Without your art, you have nothing to market, and there would be no need for you to read this blog.
Without your art, you wouldn’t be an artist. You’d just have an interesting hobby.
Without your art, your gifts to the world would be fewer and far less original.
Get back in the studio and make art!
Jacqui Beck, To The Cypress. Acrylic and mixed media, 10 x 20 inches. ©The Artist
Every week I give you an art marketing action to try or to tweak. What I don’t say in each issue is that your art must be your priority. I’m here to give you ideas for promoting and selling your art. It’s your job to put your art first—before the marketing.
In Linchpin, author Seth Godin defines artists broadly as people who act on their big ideas
Future generations have no idea what your intent was in making a piece of art. You have to spell it out if it isn’t obvious. If you want your work preserved in a museum one day, make a conservator happy. Keep notes about your working materials, techniques, and intent.
In order to project a professional image as an artist, you must be able to define yourself and your art in a sea of untold numbers of artists. To do this, you must first find your style.
What is Artistic Style?
“Style” is a word we use freely and without much thought. But what does it mean? In her book Living With Art, Rita Gilbert writes that “style is a characteristic or group of characteristics that we can identify as constant, recurring, or coherent.” She goes on to say, “Artistic style is the sum of constant, recurring or coherent traits identified with a certain individual or group.”
An artist’s style is not good or bad. It just IS. The execution might be criticized, the colors might be perceived as ugly, or the composition seen as weak, but the style is
I wrote my book in 15 minutes a day. Honest! When I felt disconnected with the content, my coach advised me to “check in” with my book every day. I promised just 15 minutes a day. It worked! In a minute I’m going to show you how you can use the 15-minute trick for yourself. But first, a little background.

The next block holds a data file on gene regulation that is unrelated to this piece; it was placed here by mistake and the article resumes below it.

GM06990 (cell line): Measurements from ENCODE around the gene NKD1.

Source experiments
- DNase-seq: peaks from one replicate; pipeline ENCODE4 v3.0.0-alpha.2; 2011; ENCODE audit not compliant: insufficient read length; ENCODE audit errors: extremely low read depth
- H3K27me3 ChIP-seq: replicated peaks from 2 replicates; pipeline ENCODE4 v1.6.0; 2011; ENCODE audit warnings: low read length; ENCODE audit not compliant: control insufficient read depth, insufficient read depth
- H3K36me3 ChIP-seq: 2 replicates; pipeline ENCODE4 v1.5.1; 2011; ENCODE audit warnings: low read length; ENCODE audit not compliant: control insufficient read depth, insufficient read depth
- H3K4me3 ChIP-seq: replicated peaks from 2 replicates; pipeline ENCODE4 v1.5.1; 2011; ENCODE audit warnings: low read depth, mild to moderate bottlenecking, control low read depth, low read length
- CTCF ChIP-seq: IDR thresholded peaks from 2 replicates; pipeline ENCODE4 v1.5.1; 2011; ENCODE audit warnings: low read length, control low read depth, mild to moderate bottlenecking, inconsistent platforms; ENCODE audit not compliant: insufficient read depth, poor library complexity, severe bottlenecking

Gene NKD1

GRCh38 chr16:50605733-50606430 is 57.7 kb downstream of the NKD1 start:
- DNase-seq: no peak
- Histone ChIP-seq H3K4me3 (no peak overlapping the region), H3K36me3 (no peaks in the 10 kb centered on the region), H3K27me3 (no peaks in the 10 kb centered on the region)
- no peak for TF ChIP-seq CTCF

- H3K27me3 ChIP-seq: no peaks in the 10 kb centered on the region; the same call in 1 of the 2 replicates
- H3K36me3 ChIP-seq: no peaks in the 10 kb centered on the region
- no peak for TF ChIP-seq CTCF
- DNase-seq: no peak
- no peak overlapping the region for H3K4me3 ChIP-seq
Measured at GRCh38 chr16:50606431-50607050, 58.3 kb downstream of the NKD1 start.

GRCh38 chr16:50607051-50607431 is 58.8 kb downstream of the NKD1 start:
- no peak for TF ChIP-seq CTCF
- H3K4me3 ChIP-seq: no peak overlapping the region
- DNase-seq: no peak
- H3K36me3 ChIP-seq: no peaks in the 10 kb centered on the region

“How am I supposed to make art, promote it, take care of my family, exercise, and stay sane?!”
I hear this complaint—and it is a complaint—a lot. In other words, I’m being asked how to juggle all of the tasks in one’s life—or at least all of the tasks that someone WISHES they could fit in.
John Sartin, Pendant. Sterling /copper Mokume Gane, Sterling silver, 14k gold Akoya pearl. ©The Artist
Here’s the fact: You can’t do it
Don’t let size or space be an issue when you make your art. Make your art it as big as it needs to be in order to hold your ideas and dreams. If it’s good enough, it will find a home. If you have to borrow a truck to haul it, you’ll do that, too.
What would you do (as an artist) when a client wants to buy a painting, for a few thousand dollars, but requires one of the minor details be changed? Would you alter the painting or not?
When I’m asked “Where do I start?” I can cite 4 steps that an artist should take in the beginning of a career. Step #1 is to be completely devoted to your studio practice.
The disciplined practice of making art is mandatory. Everything else is optional–even (gasp!) marketing.
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The last episode of the Art Marketing Action podcast was November 22, 2010. You can listen to or download any episode on iTunes.
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